Awareness of their future selves spurs people to work hard to promote their private interests, but does nothing to strengthen the social fabric into which their individual lives are woven, and on which they completely depend. The self remains an overwhelming motivator because people continue to believe in it strongly and uncritically. Belief in God—a personal God, who is interested in our lives, and promises consequences for good or bad behaviour—is, nowadays, a sketchier proposition. For those of us schooled in a scientific outlook, who side with the Copernican rebels against the Ptolemaic traditionalists, and who delight in the insights flowing from the hypothesis that blind, random selection of replicating entities is an engine of design, belief in such a personal God is impossible. And God only motivates those who believe in Him.
Some modern defenders of religion reply that the anthropomorphic God of Abraham is a outdated idea which they have moved beyond—that their concept of God is compatible with a scientific worldview. After all, the universe exists, although it might not have; moreover, it is ordered in exquisite ways, not the least of which is the order that supports the amazing creative process of natural selection. Should we not revere the principles—whatever they may turn out to be, when science has completed its work of discovery—that make all this possible? Of course we can do this, and it strikes me as not unlike being impressed with the wonder and beauty of physical law, as scientists often are. That’s what draws them to choose science, instead of using their talents to make a fortune in business. But such an abstract view of God gives us very little moral guidance. Belief in such a God—who does not care what we do, in the way that a parent or chieftain would care—does little or nothing to maintain the bonds of trust which allow us to cooperate effectively in our complex economies. If Wilson is right, it lacks the most important features that religious memes need to replicate successfully in their natural environment of human groups.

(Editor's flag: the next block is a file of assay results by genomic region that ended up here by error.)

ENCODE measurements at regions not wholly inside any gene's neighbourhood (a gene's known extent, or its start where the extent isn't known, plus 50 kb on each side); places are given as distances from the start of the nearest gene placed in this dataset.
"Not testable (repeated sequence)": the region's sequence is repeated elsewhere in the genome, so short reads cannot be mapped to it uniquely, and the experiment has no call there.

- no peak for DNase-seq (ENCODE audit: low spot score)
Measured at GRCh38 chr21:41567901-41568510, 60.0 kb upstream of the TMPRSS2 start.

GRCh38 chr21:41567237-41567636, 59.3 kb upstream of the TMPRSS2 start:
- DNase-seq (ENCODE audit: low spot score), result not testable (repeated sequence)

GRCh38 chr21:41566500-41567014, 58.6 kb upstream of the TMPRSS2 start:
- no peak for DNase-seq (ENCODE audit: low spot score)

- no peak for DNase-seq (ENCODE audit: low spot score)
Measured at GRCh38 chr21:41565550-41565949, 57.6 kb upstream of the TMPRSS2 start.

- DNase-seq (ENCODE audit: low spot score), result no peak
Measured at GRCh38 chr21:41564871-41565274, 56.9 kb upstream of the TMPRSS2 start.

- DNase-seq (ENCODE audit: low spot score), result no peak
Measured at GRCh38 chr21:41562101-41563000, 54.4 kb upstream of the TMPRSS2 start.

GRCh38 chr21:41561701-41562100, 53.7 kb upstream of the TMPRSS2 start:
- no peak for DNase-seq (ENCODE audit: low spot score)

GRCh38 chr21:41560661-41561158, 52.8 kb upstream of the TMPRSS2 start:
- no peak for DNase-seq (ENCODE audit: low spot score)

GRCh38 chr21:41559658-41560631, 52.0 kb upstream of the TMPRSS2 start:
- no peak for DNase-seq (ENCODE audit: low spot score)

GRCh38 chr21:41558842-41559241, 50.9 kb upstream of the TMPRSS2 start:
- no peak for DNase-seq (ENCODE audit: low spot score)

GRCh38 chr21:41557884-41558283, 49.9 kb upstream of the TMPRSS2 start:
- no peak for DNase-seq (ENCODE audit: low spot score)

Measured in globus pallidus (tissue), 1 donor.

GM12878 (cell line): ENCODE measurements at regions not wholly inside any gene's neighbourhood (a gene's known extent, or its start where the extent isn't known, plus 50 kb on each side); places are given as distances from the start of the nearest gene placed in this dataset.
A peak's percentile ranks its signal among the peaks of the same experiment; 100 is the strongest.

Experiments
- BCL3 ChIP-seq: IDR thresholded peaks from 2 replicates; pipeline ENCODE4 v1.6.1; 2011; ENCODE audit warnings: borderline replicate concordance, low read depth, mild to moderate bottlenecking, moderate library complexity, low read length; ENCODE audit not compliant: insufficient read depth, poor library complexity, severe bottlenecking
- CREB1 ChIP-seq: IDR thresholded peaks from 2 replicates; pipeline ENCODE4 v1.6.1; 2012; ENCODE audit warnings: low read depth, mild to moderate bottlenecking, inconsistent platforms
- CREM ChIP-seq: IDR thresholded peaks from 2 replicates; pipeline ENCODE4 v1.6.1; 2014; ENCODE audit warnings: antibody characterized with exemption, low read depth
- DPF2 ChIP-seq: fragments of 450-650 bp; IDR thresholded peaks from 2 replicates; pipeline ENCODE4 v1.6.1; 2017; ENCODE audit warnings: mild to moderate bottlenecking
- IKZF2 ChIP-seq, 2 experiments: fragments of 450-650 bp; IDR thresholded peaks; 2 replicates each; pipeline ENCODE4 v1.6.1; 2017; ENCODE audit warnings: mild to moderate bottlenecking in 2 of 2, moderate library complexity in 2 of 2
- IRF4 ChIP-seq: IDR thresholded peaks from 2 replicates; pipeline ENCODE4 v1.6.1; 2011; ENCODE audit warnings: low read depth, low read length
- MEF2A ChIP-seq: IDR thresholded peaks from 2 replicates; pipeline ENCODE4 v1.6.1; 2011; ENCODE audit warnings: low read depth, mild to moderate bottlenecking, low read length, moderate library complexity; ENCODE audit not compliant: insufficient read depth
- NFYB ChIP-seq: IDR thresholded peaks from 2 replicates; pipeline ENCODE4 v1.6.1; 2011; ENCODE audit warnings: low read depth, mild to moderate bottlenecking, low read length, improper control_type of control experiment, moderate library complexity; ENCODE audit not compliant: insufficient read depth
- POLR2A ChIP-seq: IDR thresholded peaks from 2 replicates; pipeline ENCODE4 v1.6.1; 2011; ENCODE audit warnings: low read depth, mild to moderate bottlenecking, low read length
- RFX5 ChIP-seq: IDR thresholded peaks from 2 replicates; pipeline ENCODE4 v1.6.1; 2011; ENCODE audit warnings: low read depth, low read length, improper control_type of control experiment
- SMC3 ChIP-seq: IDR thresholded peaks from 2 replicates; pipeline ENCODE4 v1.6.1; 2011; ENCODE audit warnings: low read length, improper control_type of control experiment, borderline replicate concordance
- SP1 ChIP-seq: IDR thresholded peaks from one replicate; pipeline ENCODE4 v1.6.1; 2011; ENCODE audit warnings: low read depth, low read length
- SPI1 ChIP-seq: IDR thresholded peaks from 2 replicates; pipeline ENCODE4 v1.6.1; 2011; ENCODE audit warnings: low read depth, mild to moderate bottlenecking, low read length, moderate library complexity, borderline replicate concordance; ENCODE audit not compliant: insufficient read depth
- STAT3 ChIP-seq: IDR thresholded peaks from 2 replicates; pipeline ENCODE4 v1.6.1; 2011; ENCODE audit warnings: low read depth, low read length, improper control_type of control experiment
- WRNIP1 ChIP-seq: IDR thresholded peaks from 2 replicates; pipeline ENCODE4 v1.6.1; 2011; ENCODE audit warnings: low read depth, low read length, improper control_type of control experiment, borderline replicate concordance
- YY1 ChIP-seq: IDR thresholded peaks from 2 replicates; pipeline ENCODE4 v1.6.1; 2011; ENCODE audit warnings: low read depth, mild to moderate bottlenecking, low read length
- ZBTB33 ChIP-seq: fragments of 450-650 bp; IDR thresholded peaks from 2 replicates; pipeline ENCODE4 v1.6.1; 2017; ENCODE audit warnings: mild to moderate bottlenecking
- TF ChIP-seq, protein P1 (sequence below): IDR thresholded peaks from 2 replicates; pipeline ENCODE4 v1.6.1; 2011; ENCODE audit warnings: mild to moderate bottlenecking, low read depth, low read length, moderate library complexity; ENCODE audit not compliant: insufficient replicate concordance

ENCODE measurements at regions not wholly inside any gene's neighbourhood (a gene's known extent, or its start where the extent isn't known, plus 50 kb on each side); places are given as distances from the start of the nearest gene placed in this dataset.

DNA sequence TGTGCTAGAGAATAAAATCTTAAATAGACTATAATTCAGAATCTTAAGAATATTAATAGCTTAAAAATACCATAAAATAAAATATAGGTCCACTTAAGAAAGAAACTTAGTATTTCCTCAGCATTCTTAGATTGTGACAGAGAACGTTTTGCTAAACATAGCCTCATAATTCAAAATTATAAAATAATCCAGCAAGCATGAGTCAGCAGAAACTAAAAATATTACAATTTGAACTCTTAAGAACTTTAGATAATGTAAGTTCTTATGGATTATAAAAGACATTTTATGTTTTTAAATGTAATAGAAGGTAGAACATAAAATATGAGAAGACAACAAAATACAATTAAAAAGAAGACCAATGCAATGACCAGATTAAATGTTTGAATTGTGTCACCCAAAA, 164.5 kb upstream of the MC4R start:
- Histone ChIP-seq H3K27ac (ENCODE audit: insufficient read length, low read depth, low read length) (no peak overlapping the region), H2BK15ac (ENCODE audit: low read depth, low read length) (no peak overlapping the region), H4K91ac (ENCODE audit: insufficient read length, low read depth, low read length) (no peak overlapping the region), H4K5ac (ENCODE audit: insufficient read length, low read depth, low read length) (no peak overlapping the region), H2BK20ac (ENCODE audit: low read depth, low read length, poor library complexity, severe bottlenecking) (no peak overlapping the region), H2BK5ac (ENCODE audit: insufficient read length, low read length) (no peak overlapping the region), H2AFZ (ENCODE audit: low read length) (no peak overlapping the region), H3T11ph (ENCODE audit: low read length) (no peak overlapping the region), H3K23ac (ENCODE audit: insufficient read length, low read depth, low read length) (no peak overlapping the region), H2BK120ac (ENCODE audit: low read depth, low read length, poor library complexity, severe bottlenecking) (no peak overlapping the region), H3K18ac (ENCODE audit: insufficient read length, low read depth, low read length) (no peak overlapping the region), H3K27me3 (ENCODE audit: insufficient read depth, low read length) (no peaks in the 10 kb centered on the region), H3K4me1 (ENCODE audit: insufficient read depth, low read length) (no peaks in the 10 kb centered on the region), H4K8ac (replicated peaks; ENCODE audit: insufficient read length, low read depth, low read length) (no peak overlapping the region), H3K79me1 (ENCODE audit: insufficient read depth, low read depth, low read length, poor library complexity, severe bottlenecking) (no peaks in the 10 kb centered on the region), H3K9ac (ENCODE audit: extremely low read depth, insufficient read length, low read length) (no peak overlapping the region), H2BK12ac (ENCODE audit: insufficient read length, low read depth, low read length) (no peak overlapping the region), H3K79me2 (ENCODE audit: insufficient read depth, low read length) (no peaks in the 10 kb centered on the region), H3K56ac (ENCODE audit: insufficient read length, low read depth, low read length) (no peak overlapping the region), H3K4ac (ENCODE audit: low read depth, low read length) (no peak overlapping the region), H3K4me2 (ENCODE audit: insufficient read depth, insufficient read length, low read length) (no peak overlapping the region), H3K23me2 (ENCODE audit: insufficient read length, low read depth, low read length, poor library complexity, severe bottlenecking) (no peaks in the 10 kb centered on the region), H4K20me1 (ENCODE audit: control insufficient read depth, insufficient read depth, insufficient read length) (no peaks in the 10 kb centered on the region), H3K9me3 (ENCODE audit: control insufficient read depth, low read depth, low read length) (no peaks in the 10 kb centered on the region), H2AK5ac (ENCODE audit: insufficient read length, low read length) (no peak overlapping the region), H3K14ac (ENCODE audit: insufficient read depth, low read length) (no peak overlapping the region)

In making it impossible to believe in a personal God, science has kicked off one shoe—if I can use that metaphor for a foundation myth that bolstered the precarious fortunes of our prescientific ancestors—leaving us motivationally unbalanced. Progress demands that we lose the mate of that hoary shoe—the other ancient belief that drives us with visceral fear and yearning dreams. The self—that kind of self—does not exist.
Bowles, Samuel (2009), “Did Warfare Among Ancestral Hunter-Gatherers Affect the Evolution of Human Social Behaviors?” Science vol. 324
Darwin, Charles (1873) The Descent of Man, Appleton & Co., New York
Dawkins, Richard (1976), The Selfish Gene (3rd ed., 2006), Oxford University Press, Oxford.
Dennett, Daniel (1995) Darwin’s Dangerous Idea, Simon and Schuster, New York
Dennett, Daniel (2006) Breaking the Spell, Penguin Books, London
Wilson, Edward O. (2012), The Social Conquest of Earth, Liveright Publishing Corp., New York